Congo Lets 150 Adopted Children Join Families in U.S. After Two-Year Limbo

Congolese child refugees rest in a shelter in Goma.
Congolese child refugees rest in a shelter in Goma, Democratic Republic of Congo, November 14, 2008. The country banned adoptions by foreign parents in 2013 over trafficking fears. Uriel Sinai/Getty Images

Some 150 Congolese children adopted by families in the U.S. will be allowed to move to their new homes after two years in limbo due to a ban on foreign adoptions in Democratic Republic of Congo.

Congo imposed a moratorium on adoptions of Congolese children by foreign parents in September 2013, allegedly due to fears the children could be abused or trafficked. Authorities in the vast Central African country, whose leader Joseph Kabila is due to step down before elections scheduled for November 2016, also cited concerns about children being adopted by gay couples, Reuters reported. The moratorium has left more than 1,000 children already adopted by foreign couples, mostly from the U.S. and France, stuck in the war-torn country and away from their new families.

A spokesperson for the U.S. embassy in Congo's capital Kinshasa told Newsweek it had been given a list of more than 150 Congolese children adopted by U.S. parents who will receive exit permits. "We thank the Congolese government for their efforts in resolving this tranche of cases," says the spokesperson, noting that up to 300 other children adopted by U.S. families are still awaiting exit permits. U.S. adoptions from Congo rose 645 percent between 2010 and 2013, Reuters reported.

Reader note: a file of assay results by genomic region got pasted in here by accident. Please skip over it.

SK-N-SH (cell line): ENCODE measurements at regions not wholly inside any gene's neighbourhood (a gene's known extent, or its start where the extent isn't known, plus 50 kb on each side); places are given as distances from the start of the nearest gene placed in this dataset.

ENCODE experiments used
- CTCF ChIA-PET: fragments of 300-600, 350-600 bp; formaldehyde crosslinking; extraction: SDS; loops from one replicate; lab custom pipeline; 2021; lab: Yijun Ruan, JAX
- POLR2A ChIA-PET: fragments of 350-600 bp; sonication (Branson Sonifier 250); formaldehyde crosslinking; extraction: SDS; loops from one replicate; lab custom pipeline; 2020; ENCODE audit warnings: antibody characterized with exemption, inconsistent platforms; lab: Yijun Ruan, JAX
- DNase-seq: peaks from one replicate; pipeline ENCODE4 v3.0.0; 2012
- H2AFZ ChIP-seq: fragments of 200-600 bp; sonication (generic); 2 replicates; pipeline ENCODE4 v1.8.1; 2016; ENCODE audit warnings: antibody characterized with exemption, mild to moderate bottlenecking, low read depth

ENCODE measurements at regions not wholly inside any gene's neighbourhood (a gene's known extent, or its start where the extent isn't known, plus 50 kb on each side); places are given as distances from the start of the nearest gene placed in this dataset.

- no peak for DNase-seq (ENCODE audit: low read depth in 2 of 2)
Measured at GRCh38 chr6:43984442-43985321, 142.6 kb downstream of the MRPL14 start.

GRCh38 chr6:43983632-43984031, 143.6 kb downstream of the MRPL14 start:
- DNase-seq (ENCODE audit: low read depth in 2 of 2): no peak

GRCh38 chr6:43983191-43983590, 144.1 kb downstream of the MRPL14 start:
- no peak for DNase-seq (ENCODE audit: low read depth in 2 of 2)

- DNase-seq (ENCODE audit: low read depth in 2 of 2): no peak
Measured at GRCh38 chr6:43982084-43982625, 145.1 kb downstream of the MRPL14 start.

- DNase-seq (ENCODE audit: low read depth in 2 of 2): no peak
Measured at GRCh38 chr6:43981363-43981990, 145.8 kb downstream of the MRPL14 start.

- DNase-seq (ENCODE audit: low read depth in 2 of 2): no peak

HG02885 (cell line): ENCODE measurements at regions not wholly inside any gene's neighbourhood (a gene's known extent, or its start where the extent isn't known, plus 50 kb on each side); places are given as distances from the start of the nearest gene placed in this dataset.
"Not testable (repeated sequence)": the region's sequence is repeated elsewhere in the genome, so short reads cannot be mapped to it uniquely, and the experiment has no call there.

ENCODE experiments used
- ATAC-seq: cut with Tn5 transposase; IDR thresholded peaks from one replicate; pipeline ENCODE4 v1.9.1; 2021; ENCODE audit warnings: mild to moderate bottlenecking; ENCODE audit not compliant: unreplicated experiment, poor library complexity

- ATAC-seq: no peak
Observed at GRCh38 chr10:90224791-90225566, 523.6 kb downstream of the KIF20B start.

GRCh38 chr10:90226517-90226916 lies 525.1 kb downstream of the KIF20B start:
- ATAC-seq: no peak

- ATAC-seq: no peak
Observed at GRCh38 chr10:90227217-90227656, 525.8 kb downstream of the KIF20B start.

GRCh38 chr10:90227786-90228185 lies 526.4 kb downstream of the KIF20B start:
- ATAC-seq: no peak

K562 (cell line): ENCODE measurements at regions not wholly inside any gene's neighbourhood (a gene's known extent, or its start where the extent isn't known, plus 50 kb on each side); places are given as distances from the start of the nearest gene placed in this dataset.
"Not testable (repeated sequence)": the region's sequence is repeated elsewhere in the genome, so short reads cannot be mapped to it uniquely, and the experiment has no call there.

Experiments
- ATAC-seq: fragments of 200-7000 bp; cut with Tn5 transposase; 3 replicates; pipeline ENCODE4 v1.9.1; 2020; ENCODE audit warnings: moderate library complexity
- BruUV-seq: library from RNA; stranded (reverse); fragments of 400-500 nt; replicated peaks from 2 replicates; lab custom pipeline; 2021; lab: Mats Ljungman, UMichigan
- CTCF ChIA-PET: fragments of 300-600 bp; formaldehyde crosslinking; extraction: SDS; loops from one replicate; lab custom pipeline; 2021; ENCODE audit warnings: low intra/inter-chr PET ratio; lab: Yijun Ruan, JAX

There are more than 4 million orphaned children in Congo, according to U.S.-based agency MLJ Adoptions. The country has been racked by civil war over the past few decades and armed rebel groups continue to clash with government forces in eastern Congo. The country is also one of the poorest in the world, with an average GDP per capita of $359, compared to $54,630 in the U.S.

Congo drafted new adoption legislation in January, recommending that international adoptions only be allowed if Congolese solutions are unavailable and requiring candidate parents to present themselves before a tribunal in Congo. Exit permits were approved for about 72 children in November 2015.

A spokesman for Congo's Interior Ministry, Claude Pero Luwara, said on Monday that the new exit visas were mostly for American couples and that a commission on the issue would consider another 900 foreign adoption cases.

A Reuters investigation in October 2015 found that the ban on foreign adoption had created a black market of child smugglers working to get Congolese children out of the country and unite them with their American adoptive families. More than 80 Congolese children were illegally removed from the country between 2013 and 2015, according to the investigation.